Cincinnati Louisville

Figure 11-15 Long-term trends in Ohio River fish abundance at Cincinnati and Louisville. Source: W. D. Pearson, Water quality in North American river systems, eds. C. D. Becker and D. A. Neitzel, © 1992, Reprinted with permission: Battelle Press, Columbus, OH.

cies captured was found as well, indicating improved habitat quality. The Ohio EPA has also conducted fish studies along the river. Their studies have found an Index of Biotic Integrity (IBI) near North Bend between 46 and 48 (Ohio EPA, 1992). This is a fair to good rating, indicating habitats where tolerant and intolerant benthic species are both found. The IBI, developed by Karr (1981) for use in midwestern streams, has been adapted for use in other areas. This index is a composite of 12 ecological attributes of fish communities, including species richness, indicator taxa (both intolerant and tolerant), trophic guilds, fish abundance, and incidence of hybridization, disease, and abnormalities (Karr et al., 1986). IBI scores range from a low of 12 to a high of 60. A score of 12 is assigned to conditions where no fish are present even after repeated sampling; a score of 60 is assigned to conditions comparable to the best habitats without human disturbance (Karr et al., 1986). Benthos are particularly good indicators of long-term trends in water quality because the species are generally sedentary and have long life spans. For pollution studies, benthos are divided into three categories, and intolerant species are indicative of good water quality because of their inability to survive in, or intolerance of, low DO concentrations. Ohio EPA's sampling at North Bend in 1991 found a total of 23 species, with one intolerant species among them (Sanders, 1992a, 1992b; Plafkin et al., 1989).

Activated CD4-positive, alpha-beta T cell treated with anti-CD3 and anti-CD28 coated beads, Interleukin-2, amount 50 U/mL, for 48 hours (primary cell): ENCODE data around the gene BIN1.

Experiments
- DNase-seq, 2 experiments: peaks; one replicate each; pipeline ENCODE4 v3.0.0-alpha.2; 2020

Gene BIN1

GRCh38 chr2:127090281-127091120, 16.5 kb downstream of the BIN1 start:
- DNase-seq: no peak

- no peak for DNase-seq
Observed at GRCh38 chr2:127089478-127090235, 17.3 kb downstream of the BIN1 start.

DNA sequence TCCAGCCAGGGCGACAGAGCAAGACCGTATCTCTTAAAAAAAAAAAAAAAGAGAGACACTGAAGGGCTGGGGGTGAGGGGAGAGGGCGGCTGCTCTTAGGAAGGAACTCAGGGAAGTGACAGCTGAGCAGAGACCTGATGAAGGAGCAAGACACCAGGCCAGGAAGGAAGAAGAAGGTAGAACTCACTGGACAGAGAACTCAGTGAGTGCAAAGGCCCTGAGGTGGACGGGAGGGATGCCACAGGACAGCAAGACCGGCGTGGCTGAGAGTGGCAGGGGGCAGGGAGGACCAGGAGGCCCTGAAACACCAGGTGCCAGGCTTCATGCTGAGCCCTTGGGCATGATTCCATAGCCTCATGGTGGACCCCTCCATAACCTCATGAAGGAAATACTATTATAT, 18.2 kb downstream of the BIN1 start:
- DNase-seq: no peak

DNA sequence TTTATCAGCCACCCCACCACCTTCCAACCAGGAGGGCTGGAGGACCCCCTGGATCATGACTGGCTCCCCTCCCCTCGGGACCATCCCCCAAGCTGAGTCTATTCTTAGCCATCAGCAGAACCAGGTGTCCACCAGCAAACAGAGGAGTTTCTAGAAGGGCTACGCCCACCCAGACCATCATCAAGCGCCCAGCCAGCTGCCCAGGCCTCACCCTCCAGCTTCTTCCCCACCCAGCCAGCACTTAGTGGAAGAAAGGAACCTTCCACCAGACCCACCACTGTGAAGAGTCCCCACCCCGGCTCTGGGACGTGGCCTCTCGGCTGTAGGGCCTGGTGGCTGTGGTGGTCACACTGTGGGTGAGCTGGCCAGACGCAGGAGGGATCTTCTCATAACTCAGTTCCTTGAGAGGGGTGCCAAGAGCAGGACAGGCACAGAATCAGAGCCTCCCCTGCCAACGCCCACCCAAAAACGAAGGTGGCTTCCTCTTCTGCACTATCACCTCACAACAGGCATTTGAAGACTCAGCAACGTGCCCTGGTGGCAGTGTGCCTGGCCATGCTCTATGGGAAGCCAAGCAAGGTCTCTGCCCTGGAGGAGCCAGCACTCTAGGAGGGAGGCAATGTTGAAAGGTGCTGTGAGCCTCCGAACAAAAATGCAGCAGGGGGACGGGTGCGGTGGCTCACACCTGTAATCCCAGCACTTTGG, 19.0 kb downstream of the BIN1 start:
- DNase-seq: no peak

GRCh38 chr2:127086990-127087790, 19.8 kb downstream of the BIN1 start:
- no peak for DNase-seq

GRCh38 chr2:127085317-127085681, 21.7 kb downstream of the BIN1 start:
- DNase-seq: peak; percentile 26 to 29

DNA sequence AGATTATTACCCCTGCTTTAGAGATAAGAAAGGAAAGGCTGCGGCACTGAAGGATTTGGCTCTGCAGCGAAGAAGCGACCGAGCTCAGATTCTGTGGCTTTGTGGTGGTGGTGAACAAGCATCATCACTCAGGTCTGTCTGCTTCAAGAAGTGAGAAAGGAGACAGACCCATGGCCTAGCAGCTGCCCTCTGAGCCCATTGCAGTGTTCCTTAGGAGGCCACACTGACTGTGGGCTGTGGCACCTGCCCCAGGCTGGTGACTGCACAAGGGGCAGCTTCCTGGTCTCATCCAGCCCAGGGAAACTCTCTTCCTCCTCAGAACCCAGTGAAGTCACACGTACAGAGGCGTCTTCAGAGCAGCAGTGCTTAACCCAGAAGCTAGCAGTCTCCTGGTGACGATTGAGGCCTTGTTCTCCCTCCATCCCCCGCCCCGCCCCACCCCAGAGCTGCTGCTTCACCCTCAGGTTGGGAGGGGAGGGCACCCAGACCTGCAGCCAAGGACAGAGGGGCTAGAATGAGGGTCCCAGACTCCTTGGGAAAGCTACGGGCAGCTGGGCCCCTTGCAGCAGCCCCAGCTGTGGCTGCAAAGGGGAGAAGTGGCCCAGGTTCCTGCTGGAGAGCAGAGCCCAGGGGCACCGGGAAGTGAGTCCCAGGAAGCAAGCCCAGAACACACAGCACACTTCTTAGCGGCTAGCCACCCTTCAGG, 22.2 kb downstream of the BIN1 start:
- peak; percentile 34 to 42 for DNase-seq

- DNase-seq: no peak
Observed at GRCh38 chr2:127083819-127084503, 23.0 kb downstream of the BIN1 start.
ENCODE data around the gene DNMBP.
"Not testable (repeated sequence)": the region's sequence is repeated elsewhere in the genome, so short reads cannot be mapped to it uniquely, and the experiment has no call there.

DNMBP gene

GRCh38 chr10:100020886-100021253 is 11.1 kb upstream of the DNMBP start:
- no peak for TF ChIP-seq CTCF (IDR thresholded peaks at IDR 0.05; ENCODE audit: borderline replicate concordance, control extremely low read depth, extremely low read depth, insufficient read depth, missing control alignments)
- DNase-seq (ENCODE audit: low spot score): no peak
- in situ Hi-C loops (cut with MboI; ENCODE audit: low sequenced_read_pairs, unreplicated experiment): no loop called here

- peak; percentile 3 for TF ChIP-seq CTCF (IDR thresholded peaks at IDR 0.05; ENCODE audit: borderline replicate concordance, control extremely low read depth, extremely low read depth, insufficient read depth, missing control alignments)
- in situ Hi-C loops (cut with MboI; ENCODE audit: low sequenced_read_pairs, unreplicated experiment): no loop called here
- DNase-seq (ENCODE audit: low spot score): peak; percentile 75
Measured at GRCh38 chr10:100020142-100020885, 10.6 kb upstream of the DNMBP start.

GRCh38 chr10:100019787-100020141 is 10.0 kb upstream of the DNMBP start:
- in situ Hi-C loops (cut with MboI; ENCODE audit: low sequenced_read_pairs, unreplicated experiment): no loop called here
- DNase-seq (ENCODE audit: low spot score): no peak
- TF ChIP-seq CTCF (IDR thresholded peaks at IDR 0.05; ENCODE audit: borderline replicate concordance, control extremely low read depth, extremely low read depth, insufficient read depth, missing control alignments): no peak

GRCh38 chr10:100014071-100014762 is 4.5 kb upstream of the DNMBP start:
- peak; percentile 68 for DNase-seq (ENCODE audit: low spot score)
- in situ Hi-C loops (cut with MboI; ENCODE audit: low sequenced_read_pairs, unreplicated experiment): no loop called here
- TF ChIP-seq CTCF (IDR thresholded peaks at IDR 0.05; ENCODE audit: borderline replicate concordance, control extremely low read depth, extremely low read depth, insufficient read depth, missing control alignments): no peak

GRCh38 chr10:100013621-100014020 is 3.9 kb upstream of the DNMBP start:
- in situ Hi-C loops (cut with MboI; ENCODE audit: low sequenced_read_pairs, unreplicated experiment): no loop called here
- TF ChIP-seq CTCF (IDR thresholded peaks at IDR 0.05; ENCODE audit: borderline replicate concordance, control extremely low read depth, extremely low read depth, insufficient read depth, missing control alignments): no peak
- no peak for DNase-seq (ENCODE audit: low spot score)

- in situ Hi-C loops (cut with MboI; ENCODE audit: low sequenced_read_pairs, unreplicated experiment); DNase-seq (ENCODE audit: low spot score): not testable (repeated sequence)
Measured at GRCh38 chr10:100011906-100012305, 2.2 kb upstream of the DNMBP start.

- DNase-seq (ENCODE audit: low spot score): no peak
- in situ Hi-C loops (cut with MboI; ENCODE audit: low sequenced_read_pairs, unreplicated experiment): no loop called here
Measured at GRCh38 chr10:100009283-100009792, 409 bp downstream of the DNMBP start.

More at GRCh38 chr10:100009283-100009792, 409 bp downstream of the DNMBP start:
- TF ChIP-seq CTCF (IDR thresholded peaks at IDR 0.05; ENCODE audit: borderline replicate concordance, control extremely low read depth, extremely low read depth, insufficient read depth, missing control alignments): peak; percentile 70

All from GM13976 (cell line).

Water quality improvements in the Ohio River have benefited both commercial and sport fisheries (Figure 11-15). Sportfishing, important recreationally and for tourism, began returning to the river in the mid-1980s. In 1982, the Bass Anglers Sportsman's Society held the Bass Champs Invitational at Cincinnati because of the reported bass catch in the river (ORSANCO, 1981). Such contests are now commonly held along the river.

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